According to the New York Times opinion piece by Ben-Miller, more than 30 percent of student loan borrowers are in default or have stopped making payments after just six years.
The contrast between his numbers, and the department of education is the length of time that is considered. Ben-Miller extended the study to show that the 30 percent figure is accurate when one looks 6 years out.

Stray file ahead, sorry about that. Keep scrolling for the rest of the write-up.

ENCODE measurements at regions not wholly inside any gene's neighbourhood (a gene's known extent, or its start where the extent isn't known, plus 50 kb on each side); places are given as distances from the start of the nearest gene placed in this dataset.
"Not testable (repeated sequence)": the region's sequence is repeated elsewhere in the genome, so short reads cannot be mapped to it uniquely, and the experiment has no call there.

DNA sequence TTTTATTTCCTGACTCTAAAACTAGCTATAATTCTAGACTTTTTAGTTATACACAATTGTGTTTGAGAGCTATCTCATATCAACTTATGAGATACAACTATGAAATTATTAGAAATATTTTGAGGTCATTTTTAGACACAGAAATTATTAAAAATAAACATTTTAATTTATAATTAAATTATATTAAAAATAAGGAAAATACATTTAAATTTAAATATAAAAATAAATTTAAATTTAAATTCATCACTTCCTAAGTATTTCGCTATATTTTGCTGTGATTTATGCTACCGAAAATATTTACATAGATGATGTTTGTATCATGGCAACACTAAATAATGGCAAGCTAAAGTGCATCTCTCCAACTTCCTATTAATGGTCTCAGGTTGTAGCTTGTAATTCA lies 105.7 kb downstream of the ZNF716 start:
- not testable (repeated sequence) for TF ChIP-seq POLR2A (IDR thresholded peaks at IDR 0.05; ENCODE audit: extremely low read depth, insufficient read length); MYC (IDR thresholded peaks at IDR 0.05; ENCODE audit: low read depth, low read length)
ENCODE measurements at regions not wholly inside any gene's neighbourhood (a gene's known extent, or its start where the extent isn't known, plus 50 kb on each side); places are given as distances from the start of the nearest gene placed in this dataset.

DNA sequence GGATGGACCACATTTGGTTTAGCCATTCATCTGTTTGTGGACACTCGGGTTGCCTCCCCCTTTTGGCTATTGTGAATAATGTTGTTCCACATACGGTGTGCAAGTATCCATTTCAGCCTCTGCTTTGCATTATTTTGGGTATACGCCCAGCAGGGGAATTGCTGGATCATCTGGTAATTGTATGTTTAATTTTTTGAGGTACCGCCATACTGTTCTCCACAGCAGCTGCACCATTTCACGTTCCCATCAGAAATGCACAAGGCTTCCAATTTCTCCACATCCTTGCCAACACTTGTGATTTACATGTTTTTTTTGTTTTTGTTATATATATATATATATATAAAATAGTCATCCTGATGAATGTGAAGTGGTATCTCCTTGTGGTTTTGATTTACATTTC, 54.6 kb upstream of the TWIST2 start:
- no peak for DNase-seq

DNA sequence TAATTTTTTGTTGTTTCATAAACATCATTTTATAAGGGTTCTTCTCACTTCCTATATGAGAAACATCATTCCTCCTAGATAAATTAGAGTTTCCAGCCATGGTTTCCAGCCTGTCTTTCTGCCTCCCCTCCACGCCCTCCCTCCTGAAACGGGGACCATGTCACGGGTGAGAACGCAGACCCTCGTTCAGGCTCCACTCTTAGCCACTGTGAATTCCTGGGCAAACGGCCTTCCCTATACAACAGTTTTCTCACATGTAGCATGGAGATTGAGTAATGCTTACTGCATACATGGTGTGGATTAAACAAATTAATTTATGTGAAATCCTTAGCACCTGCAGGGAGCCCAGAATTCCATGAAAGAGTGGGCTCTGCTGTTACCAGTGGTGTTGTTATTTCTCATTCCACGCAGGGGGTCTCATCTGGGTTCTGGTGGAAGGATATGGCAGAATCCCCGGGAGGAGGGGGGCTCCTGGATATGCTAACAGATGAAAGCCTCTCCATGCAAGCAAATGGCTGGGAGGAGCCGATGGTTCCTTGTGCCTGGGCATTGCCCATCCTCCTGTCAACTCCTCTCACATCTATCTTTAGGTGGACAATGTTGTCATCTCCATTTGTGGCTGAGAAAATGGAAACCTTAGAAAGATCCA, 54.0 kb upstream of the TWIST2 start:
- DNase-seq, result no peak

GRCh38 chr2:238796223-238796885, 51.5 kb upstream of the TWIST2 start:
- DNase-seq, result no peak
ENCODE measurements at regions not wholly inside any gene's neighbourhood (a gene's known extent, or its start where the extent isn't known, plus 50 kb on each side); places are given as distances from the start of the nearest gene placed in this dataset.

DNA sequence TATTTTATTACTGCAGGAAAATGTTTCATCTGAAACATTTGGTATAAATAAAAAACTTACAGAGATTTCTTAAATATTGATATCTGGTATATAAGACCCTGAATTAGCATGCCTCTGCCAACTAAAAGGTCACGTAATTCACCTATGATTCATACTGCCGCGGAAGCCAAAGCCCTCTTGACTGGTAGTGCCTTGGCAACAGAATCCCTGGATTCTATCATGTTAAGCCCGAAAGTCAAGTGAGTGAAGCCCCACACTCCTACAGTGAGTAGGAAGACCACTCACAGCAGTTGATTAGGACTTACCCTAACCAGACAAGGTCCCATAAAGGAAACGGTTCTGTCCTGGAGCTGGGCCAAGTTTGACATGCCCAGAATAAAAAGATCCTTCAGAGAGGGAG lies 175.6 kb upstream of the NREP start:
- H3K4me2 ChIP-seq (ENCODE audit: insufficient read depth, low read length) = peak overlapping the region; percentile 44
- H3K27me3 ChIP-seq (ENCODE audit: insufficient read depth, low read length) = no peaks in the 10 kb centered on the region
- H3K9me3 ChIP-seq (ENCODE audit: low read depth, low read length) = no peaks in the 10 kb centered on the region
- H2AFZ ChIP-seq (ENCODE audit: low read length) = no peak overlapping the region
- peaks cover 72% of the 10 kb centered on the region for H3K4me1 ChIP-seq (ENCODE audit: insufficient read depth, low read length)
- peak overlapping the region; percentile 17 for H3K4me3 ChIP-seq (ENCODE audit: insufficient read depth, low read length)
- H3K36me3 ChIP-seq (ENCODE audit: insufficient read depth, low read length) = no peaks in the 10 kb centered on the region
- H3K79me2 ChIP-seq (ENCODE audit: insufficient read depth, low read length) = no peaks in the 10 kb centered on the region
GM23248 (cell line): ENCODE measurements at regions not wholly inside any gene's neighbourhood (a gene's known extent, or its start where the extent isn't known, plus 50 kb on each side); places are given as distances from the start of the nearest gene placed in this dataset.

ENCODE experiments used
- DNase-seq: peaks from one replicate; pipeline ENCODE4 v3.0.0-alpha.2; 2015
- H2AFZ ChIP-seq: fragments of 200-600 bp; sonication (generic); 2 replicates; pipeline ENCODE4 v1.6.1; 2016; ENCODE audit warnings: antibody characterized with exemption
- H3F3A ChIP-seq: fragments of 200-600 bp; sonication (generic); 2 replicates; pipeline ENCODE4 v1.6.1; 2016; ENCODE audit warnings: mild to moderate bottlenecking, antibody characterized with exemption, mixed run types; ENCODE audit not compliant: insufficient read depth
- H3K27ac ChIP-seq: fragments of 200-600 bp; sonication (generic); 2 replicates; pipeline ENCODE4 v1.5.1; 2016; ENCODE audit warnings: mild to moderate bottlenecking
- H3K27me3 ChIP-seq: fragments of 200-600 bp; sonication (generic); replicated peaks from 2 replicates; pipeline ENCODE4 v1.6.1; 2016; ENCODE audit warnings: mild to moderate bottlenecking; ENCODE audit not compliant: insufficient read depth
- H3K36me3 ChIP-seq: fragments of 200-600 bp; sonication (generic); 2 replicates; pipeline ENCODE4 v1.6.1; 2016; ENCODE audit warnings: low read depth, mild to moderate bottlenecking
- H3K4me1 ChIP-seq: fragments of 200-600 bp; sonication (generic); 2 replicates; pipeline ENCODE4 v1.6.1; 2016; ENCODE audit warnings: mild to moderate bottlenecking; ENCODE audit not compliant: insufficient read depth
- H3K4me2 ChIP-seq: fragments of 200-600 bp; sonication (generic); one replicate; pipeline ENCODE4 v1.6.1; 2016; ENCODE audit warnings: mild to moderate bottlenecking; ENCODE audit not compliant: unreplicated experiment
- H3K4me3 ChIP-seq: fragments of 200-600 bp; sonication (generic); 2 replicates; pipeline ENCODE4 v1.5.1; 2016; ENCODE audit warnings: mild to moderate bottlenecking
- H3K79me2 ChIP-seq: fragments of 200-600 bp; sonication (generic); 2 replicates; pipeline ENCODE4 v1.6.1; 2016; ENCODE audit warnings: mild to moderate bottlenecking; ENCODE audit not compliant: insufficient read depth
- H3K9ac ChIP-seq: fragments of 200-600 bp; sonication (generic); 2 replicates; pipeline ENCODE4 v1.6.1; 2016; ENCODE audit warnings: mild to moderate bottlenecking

For lenders, the implications are at least two fold. First, student loans have a higher default rate in the long term, and thus can be a more risky prospect. Secondly, new legislation may come down the road to hold universities and lenders more accountable for the amount of debt students carry after college.
- Online Banking Experience the Key to Consumer Satisfaction, Claims New Survey
- The Robots Aren’t Coming: They’re Already Here (and Ripping Off Banks)
- As Banking Model Is Upended, CEOs Can Step Into the Dance of Disruption
- TIAA CD Offers Guaranteed Preservation Of Capital With Investment Upside
- Education Loans: A Relationship To Bank On